Immigration &
The American Melting Pot
"Give us your tired, your poor, your huddled masses yearning to breathe free..."
Past event | Dinner at the Square | Spring 2013
e pluribus unum?

Today, we find an America that is diverse beyond our founders’ imagination. And as a nation of immigrants, we simply don’t see the issue of immigration eye-to-eye anymore. At the same time as immigrants strain our resources, they also do the necessary work of our country. As people wait in line for decades to immigrate legally, millions have simply come. As Congress finally takes up the topic of immigration, we’ll discuss the reforms and the consequences of those reforms with a broad range of voices on this challenging – and very American – civic debate, a debate with particular importance in the Great State of Florida.

E pluribus unum – out of many, one – is the challenging charge left us by our forefathers. We hope you’ll join us for what we hope will be a unique American conversation.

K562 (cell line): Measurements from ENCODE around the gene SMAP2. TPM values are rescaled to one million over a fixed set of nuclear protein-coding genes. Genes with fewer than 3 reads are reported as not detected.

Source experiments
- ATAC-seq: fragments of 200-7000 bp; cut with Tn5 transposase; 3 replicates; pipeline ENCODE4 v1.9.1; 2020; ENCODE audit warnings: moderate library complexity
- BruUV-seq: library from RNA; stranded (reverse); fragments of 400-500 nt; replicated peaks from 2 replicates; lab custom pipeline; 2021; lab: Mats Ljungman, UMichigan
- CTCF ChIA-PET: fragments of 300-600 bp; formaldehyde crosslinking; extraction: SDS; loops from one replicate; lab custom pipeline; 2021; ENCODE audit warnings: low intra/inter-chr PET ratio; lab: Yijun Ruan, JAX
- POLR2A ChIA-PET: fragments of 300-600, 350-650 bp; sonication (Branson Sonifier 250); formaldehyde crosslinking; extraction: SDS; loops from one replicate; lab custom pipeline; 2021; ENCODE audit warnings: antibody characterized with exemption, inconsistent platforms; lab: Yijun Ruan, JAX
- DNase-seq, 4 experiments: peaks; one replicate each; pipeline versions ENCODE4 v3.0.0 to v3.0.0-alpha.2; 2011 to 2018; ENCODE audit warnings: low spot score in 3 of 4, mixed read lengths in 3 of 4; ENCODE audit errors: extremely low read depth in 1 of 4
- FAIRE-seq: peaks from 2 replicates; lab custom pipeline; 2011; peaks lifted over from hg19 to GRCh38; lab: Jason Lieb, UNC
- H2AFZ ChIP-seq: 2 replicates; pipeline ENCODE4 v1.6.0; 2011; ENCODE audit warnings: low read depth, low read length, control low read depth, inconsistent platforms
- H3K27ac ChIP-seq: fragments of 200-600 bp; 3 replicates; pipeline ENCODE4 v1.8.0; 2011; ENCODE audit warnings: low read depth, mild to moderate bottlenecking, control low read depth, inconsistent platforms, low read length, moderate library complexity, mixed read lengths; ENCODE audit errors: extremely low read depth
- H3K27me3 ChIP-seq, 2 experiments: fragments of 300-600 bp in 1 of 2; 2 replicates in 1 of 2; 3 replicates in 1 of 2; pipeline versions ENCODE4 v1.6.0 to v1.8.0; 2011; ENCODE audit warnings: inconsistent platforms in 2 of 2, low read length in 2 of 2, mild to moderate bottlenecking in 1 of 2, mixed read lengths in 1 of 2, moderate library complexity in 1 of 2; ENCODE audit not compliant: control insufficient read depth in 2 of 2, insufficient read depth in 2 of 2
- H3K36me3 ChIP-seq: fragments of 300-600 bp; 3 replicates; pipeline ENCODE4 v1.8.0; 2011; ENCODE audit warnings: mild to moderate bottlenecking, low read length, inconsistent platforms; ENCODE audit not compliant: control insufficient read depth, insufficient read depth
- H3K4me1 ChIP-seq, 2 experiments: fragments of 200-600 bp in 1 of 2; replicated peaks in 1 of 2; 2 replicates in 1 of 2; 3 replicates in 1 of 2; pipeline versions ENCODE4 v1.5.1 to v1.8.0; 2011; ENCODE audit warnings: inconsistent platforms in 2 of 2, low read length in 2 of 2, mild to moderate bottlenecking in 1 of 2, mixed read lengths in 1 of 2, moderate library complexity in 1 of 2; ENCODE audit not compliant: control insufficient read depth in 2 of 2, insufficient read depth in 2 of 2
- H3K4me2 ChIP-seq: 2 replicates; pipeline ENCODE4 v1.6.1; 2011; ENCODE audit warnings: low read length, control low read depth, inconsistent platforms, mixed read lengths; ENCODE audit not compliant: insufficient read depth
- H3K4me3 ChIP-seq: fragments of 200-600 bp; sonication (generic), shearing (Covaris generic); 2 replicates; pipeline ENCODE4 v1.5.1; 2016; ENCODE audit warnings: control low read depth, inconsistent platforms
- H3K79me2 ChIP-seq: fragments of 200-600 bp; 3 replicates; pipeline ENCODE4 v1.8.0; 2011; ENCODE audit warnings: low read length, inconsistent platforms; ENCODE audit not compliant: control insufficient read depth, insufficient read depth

America’s founding generation started with a bold and audacious premise – one entirely new in recorded history: That a diverse people could self-govern. To achieve that nearly impossible notion, they imagined a country where – in Alexander Hamilton’s words “the constant clashing of opinion” would serve to strengthen the union rather than weaken it. In it, the very existence of people who disagreed with one another served to strengthen solutions, protect the constitutional rights of those who didn’t hold a majority view and build a marketplace of ideas where the best ideas came of the struggle built into the American system of governance.

There are few places where the divide in America is more evident than in the debate on immigration. We’re barely even having the same conversation and there is very little listening going on. As we “talk”, much of what’s thrown around is more myth than reality and we’ve had an incredible failure in our ability to rise above the din and make reasonable adjustments where adjustments are required. The Immigration Policy Center offers a resource where you can learn about the facts and understand a broad view of solutions and ideas moving forward. (Event photos.)

This program is facilitated by Rabbi Jack Romberg.



Sandy D'Alemberte
Florida State University President Emeritus
Senator Anitere Flores (R)
Florida Senate, Miami Dade
Len Collins, General Counsel
Office of Senator Marco Rubio
Antonio Ginatta, U.S. Advocacy Director
Human Rights Watch
Rabbi Jack Romberg | Facilitator
Village Square Co-Chair